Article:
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Tuesday, December 9, 2014

3 Tax Tips to Help You Retire Overseas the Right Way

After chasing and living the American dream, more and more Baby Boomers are considering retiring overseas. According to Travel Market Report, 3.3 million of America’s 78 million Baby Boomers say they are interested in retiring abroad. It’s a growing trend that is motivated by either the desire to develop a second home and financial situation or the need for a lower cost of living to be able to retire early or retire without working.  In fact, approximately 7 million Americans file an expat tax return and millions more are no longer required to file a U.S. tax return due to their reduced income.

If you find yourself in one of these two boats, the good news is that retiring overseas is certainly possible and with good planning, can be very rewarding.  Sitting down with a tax and financial professional with experience in international tax is the best first step.  Making sure that your financial house is in order ensures that you will experience the retirement of your dreams. Typically, at Money Concepts, we start working with clients about 18-24 months before they move abroad to make sure that they have their tax and financial worlds in order.  The IRS especially targets U.S. expats with additional reporting requirements and draconian penalties so we help our clients make sure that they do not have to worry about any IRS surprises when they are abroad.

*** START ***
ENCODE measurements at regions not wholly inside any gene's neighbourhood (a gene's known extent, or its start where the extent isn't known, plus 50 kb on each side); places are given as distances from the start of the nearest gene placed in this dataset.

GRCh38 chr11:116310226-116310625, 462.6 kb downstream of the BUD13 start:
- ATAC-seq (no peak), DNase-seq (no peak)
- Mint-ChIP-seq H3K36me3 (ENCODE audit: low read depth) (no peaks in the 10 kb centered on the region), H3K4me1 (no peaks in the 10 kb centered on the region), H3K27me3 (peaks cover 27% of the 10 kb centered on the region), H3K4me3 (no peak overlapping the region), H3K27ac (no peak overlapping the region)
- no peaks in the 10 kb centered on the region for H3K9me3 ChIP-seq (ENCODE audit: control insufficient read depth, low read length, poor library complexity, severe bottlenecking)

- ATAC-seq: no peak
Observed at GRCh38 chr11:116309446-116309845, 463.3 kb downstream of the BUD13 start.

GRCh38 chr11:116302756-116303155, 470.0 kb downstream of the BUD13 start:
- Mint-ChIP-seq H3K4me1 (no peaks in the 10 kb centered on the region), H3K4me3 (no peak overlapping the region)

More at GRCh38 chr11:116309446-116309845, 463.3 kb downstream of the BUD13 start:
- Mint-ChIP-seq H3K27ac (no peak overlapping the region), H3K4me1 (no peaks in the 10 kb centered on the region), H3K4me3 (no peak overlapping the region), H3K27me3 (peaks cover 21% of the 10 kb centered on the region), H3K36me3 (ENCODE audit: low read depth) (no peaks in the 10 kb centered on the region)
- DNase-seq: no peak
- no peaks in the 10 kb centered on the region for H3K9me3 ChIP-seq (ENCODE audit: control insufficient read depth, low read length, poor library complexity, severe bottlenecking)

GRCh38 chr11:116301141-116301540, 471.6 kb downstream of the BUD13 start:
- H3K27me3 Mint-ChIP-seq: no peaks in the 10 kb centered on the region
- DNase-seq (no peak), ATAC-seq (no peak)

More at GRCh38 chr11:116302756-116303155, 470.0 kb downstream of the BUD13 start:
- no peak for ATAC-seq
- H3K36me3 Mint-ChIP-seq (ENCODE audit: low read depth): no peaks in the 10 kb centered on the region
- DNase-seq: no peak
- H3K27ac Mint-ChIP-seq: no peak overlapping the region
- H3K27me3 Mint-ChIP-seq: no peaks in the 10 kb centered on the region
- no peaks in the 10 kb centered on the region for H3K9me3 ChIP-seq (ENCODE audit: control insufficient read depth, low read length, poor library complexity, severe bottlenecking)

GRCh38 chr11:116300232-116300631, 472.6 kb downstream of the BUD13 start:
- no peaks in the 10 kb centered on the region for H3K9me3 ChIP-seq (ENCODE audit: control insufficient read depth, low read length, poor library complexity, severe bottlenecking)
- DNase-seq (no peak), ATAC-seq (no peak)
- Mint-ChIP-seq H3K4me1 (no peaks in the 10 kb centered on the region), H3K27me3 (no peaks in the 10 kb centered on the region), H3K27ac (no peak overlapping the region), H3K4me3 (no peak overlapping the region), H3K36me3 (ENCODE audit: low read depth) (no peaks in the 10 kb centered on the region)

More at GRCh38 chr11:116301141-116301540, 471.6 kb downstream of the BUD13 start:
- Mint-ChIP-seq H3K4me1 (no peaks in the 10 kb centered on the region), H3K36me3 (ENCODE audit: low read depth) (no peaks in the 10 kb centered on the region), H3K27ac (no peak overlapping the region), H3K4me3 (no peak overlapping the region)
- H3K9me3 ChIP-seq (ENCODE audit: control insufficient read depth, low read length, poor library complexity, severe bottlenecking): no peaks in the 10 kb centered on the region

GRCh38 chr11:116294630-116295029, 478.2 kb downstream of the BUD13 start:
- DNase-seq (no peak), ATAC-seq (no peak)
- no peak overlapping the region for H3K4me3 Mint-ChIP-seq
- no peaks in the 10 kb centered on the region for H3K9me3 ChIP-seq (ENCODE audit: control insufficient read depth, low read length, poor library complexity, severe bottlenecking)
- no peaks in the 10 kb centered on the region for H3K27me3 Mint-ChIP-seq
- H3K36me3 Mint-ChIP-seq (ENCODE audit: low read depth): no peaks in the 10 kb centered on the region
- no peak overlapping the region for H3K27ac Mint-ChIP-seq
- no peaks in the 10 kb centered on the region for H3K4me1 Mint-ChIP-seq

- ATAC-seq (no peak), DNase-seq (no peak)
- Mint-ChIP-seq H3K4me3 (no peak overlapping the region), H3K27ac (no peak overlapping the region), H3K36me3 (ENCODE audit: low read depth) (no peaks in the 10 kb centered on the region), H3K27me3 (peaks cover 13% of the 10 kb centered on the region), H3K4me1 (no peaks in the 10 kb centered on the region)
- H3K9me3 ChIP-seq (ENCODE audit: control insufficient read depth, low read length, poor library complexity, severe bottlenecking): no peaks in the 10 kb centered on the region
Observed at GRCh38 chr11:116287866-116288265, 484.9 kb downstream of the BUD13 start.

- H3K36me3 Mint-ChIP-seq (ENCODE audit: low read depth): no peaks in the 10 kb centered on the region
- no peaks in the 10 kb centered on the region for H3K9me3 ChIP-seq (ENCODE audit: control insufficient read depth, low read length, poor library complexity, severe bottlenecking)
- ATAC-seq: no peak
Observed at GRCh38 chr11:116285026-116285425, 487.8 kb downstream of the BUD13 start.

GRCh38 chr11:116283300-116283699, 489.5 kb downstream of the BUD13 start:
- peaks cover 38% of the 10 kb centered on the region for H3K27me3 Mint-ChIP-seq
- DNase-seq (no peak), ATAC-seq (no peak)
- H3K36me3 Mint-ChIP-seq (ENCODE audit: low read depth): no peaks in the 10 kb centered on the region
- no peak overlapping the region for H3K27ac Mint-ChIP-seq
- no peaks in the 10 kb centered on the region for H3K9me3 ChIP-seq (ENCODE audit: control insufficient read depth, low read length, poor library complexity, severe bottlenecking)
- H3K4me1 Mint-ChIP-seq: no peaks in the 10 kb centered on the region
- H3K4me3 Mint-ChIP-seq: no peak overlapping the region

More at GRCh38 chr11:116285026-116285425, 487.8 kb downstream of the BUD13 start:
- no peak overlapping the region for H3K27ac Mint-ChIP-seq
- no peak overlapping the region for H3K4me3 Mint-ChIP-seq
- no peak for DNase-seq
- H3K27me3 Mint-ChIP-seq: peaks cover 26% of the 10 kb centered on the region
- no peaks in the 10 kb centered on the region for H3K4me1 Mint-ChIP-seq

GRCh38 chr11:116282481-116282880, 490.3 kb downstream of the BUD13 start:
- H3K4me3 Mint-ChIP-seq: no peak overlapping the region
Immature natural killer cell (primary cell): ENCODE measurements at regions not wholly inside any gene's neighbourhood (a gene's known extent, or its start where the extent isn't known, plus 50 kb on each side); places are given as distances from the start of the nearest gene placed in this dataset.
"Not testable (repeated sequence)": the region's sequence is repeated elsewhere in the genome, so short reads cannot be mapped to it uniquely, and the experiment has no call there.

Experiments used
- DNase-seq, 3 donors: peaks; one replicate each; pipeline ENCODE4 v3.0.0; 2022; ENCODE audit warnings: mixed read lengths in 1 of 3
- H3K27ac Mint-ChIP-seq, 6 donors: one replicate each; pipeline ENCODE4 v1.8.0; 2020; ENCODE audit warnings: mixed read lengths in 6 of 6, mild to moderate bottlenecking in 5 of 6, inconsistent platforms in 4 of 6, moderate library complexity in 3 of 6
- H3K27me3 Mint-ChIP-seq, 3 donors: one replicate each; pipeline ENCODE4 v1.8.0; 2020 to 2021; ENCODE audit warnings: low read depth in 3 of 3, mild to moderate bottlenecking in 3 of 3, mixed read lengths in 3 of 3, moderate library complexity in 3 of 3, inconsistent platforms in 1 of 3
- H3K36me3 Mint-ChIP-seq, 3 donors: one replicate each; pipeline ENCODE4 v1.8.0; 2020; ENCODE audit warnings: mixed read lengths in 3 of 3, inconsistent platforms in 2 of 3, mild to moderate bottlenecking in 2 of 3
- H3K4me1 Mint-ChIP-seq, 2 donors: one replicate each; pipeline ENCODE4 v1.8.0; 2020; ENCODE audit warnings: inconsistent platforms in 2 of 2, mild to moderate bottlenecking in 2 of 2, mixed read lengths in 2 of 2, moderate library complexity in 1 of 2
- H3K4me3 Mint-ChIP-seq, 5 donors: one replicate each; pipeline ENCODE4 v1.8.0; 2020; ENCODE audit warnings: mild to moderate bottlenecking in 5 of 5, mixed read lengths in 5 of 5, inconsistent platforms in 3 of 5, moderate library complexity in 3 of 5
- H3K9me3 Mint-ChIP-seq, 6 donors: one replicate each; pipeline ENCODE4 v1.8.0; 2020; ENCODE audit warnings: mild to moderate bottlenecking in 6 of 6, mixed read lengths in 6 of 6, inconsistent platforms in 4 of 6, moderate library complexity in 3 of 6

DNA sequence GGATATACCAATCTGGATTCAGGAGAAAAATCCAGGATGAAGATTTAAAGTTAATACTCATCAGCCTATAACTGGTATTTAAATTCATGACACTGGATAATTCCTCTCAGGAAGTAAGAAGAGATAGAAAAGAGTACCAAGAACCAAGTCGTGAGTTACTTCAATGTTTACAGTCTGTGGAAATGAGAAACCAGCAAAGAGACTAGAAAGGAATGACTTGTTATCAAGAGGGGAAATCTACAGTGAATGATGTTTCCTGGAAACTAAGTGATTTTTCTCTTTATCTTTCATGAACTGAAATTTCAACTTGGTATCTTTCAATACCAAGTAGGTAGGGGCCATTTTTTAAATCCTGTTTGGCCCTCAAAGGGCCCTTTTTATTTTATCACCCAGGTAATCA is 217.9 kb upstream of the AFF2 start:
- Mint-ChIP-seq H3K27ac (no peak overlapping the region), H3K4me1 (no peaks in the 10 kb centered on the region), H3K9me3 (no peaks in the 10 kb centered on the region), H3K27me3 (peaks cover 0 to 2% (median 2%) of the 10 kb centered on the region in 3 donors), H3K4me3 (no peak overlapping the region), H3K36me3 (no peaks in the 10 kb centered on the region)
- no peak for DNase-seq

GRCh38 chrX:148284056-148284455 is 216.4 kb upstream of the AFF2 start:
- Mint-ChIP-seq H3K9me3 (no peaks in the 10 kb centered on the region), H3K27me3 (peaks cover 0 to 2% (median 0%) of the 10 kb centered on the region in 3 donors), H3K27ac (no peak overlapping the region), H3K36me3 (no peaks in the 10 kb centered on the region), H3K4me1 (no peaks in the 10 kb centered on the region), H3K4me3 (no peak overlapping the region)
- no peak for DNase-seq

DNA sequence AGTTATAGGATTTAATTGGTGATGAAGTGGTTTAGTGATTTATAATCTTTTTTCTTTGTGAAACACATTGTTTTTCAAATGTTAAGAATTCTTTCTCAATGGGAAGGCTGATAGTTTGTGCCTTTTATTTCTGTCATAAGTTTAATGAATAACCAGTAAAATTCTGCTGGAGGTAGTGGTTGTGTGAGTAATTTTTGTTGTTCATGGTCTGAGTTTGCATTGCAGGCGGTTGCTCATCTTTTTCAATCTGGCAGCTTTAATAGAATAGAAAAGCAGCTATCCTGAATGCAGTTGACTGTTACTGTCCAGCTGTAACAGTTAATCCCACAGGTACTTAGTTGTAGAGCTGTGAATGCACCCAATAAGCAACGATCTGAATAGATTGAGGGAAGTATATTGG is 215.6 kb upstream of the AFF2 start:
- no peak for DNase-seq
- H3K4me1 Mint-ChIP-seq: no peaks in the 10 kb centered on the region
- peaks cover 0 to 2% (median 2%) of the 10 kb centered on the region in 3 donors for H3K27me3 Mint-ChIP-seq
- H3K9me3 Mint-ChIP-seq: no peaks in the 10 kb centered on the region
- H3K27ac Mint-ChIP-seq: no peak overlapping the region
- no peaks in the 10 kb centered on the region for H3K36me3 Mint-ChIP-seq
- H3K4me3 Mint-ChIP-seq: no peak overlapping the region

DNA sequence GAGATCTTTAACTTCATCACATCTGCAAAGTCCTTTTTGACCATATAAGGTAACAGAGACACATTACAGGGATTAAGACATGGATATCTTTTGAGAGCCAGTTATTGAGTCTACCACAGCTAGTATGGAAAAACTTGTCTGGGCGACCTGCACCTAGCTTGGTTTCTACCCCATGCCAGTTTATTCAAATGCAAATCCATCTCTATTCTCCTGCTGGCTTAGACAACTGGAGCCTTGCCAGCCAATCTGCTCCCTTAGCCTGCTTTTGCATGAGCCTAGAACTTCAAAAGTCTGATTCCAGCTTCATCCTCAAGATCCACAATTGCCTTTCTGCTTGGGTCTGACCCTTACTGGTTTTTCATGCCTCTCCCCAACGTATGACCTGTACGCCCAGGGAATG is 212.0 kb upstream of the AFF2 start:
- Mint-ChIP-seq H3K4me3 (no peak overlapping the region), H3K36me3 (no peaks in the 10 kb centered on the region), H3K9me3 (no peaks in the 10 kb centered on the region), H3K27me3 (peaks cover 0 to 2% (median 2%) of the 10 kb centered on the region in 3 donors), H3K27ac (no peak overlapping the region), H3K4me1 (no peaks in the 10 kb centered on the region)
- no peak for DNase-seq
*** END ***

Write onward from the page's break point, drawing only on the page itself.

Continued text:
Money Concepts advisor, Nick Hodges, CPA/PFS, MBA, CFP, CGMA, shares the three tax tips he always talks through with prospective expats:
  • Leave from the “right” state: You could save a bundle on state income tax and avoid future harassment from state authorities by making your overseas move from a “no income tax” state. But you have to establish residency there before you leave the U.S. There are nine “no income tax” states you can consider: Florida, Alaska, Nevada, New Hampshire, South Dakota, Tennessee, Texas, Washington and Wyoming. Move to one of these before you head overseas and you can save significantly. 
  • What you need to disclose: There are as many as six additional federal tax disclosure forms when you move abroad. While these forms usually don’t change your U.S. income tax amount, each form carries a minimum $10,000 per year penalty if not correctly filed. 
  • Keep important documents safe and accessible: Most of us keep our important documents in a safe deposit
box or filing cabinet. But when you need them abroad, consider scanning
and saving your files to a USB-
or thumb-drive. Alternatively, you can employ a secure, online storage for your important documents and data, which you can then access from anywhere in the world.
If you are considering retiring overseas, make sure you have a firm grasp on your tax and financial situation, a strong sense of adventure and adaptability, and the willingness to exchange some U.S. comforts for the exotic offerings of foreign locations. 

For more information, we encourage you to contact one of our financial advisors and take a look at the following resources:

Nick Hodges, CPA/PFS, MBA, CFP, CGMA

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